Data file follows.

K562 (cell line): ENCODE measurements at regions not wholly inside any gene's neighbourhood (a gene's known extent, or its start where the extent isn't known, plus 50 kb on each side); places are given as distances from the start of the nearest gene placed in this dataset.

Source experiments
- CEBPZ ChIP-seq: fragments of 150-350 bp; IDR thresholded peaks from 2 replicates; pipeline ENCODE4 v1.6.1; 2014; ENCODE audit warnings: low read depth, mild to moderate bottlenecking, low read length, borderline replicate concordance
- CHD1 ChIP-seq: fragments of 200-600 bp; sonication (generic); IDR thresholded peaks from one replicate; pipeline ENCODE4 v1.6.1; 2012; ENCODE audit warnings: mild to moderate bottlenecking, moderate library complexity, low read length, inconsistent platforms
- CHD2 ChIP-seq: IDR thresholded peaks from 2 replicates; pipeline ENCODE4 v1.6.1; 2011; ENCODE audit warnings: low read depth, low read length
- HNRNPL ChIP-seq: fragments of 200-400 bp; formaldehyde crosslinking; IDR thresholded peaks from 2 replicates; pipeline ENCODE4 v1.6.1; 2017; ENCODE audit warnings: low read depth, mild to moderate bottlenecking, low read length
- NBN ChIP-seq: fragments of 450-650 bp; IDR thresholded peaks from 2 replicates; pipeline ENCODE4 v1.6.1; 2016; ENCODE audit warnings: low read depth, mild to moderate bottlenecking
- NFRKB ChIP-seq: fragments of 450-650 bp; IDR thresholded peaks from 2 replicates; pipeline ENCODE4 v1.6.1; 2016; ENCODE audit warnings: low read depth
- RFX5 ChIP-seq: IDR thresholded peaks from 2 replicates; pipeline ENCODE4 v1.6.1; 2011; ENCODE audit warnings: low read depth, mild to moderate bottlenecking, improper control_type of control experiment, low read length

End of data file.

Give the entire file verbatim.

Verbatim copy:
K562 (cell line): ENCODE measurements at regions not wholly inside any gene's neighbourhood (a gene's known extent, or its start where the extent isn't known, plus 50 kb on each side); places are given as distances from the start of the nearest gene placed in this dataset.

Source experiments
- CEBPZ ChIP-seq: fragments of 150-350 bp; IDR thresholded peaks from 2 replicates; pipeline ENCODE4 v1.6.1; 2014; ENCODE audit warnings: low read depth, mild to moderate bottlenecking, low read length, borderline replicate concordance
- CHD1 ChIP-seq: fragments of 200-600 bp; sonication (generic); IDR thresholded peaks from one replicate; pipeline ENCODE4 v1.6.1; 2012; ENCODE audit warnings: mild to moderate bottlenecking, moderate library complexity, low read length, inconsistent platforms
- CHD2 ChIP-seq: IDR thresholded peaks from 2 replicates; pipeline ENCODE4 v1.6.1; 2011; ENCODE audit warnings: low read depth, low read length
- HNRNPL ChIP-seq: fragments of 200-400 bp; formaldehyde crosslinking; IDR thresholded peaks from 2 replicates; pipeline ENCODE4 v1.6.1; 2017; ENCODE audit warnings: low read depth, mild to moderate bottlenecking, low read length
- NBN ChIP-seq: fragments of 450-650 bp; IDR thresholded peaks from 2 replicates; pipeline ENCODE4 v1.6.1; 2016; ENCODE audit warnings: low read depth, mild to moderate bottlenecking
- NFRKB ChIP-seq: fragments of 450-650 bp; IDR thresholded peaks from 2 replicates; pipeline ENCODE4 v1.6.1; 2016; ENCODE audit warnings: low read depth
- RFX5 ChIP-seq: IDR thresholded peaks from 2 replicates; pipeline ENCODE4 v1.6.1; 2011; ENCODE audit warnings: low read depth, mild to moderate bottlenecking, improper control_type of control experiment, low read length